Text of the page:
Saturday, May 24, 2008
Roger Fitch Esq • May 17, 2008
Our Man in Washington
Guantánamo trials in crisis – legal adviser sacked for wanting torture evidence to be admitted and prosecutors quit in disgust over government meddling. Law of terror correspondent Roger Fitch reports
It looks likely that Salim Hamdan, the notorious bin Laden driver, will be the first to go on trial – if anyone does – before a Guantánamo military commission.
It was, of course, Hamdan’s earlier military commission that the Supreme Court struck down as an unconstitutional fantasy of George W. Bush.
Hamdan is charged with “conspiracy” and “material support for terrorism” for acts predating the war, and neither charge is an offence under the law of war.
In fact, in Hamdan’s own case, a plurality of the US Supreme Court confirmed that “conspiracy” is not a war crime. The “crimes” were in any case created in 2006, long after they were said to have occurred.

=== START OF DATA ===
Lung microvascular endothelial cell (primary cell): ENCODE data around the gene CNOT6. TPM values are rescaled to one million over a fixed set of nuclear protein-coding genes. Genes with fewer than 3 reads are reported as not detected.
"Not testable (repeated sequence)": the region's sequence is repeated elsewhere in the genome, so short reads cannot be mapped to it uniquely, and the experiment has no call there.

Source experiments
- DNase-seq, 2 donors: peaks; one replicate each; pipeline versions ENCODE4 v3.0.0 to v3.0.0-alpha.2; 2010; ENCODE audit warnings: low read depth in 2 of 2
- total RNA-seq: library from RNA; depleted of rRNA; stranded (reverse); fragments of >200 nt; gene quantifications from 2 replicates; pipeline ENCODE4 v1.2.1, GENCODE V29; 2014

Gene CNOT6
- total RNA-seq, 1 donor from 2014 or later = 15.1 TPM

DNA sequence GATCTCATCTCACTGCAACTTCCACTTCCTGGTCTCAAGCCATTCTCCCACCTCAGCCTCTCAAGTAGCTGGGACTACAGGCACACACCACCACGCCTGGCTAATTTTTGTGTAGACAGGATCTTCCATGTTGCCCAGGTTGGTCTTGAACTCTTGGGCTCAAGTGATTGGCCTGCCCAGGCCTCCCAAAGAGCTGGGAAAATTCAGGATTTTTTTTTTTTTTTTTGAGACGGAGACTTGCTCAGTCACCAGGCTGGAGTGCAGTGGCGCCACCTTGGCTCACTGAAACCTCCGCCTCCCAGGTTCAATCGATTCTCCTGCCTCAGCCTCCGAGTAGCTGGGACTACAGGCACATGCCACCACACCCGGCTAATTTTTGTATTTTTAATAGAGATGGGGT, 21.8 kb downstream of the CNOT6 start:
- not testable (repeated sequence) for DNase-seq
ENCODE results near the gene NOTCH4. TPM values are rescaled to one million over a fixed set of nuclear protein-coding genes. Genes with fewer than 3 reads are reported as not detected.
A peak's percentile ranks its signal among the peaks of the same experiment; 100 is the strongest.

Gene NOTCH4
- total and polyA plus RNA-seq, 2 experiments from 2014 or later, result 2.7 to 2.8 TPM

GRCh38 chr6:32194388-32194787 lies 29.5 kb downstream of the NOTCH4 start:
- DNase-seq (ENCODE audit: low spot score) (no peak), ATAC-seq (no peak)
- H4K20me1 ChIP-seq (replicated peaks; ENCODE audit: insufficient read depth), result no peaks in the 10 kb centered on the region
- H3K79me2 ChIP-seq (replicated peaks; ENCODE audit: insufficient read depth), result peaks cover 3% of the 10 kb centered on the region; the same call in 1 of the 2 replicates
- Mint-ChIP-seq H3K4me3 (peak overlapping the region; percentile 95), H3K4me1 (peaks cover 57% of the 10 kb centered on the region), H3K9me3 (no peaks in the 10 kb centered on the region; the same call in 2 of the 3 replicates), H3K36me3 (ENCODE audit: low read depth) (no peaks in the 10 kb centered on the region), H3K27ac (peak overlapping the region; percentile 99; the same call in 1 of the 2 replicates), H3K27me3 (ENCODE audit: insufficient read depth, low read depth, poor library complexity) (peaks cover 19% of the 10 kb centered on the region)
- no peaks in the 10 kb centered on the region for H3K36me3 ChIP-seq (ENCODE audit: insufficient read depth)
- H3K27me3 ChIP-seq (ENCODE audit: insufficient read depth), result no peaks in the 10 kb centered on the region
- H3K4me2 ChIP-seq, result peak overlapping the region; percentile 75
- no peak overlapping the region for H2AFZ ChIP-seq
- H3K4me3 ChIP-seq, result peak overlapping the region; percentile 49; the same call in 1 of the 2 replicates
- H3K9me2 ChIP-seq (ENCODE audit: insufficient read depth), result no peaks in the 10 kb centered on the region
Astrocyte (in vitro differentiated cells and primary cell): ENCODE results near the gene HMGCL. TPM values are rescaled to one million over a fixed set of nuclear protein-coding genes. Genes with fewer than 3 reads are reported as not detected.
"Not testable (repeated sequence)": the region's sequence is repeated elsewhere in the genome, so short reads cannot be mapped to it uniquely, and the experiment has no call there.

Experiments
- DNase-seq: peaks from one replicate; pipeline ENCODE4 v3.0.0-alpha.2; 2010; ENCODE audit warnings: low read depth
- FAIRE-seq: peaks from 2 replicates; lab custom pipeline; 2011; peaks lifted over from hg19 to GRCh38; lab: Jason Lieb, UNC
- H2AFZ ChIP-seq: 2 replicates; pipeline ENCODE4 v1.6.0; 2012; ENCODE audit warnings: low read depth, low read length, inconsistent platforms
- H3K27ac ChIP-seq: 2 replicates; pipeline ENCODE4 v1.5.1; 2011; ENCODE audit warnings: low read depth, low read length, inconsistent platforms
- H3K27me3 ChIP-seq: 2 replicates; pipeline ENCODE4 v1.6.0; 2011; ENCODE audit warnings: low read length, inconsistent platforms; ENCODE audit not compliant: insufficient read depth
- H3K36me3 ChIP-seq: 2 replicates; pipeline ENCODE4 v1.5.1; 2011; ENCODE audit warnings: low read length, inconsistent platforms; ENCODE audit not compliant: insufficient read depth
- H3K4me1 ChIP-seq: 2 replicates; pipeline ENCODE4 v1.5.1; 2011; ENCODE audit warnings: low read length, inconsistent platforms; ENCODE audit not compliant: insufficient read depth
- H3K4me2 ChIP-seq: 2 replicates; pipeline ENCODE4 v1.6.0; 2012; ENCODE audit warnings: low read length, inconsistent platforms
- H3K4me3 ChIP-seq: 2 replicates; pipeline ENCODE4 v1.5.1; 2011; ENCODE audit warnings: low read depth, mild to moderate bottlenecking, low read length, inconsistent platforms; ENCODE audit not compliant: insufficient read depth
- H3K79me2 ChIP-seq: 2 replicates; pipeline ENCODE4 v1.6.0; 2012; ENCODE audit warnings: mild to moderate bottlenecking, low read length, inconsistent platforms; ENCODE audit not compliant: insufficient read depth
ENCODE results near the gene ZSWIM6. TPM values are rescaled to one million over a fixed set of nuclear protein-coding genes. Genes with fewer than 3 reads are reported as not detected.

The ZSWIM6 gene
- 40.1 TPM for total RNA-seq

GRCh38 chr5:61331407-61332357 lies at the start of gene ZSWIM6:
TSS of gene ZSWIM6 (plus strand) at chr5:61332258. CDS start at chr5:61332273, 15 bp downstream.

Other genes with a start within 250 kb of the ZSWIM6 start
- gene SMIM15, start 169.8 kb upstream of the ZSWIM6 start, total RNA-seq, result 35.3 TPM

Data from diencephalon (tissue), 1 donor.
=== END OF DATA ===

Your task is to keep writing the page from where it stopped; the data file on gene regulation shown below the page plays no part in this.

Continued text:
click on the title to read the rest....
That to Roger Fitch for bringing this to our attention:
In the most farcical "charges" yet sworn, the Pentagon yesterday charged Noor Uthman Muhammed with conspiracy (not a war crime) to murder (not a war crime) and sundry other acts (not war crimes) between August 1996 and March 2002.
Now, remember, the Supreme Court in the Hamdan case said nothing that didn't happen in a real theatre of war (eg Afghanistan) during a real war (ie, after September 11, 2001) could be a war crime, and the plurality specifically said that conspiracy is not a war crime.
Conspiracy with whom? Why, with Osama and Zawahari, apparently because he delivered a fax machine to them (in 1999).
What were the acts constituting the "crime" that occurred after September 11, 2001? Why here 'tis:
"On March 28, 2002, Muhammed, along with several other al Qaeda members, attempted to escape from a safehouse in Faisalabad, PAKISTAN, after a raid by local authorities, but was captured during his attempt." (emphases mine)
Got that? He was arrested in Pakistan (not a theatre of war), for acts occurring before, not during, a war, and the element of the "crime" which connects him to the period of war and thus to Al Qaida is that he was arrested, that's right, the act of attempting to escape being arrested!!!
Can anyone doubt that this goes beyond Lewis Carroll, Franz Kafka and George Orwell, to new, uncharted territories?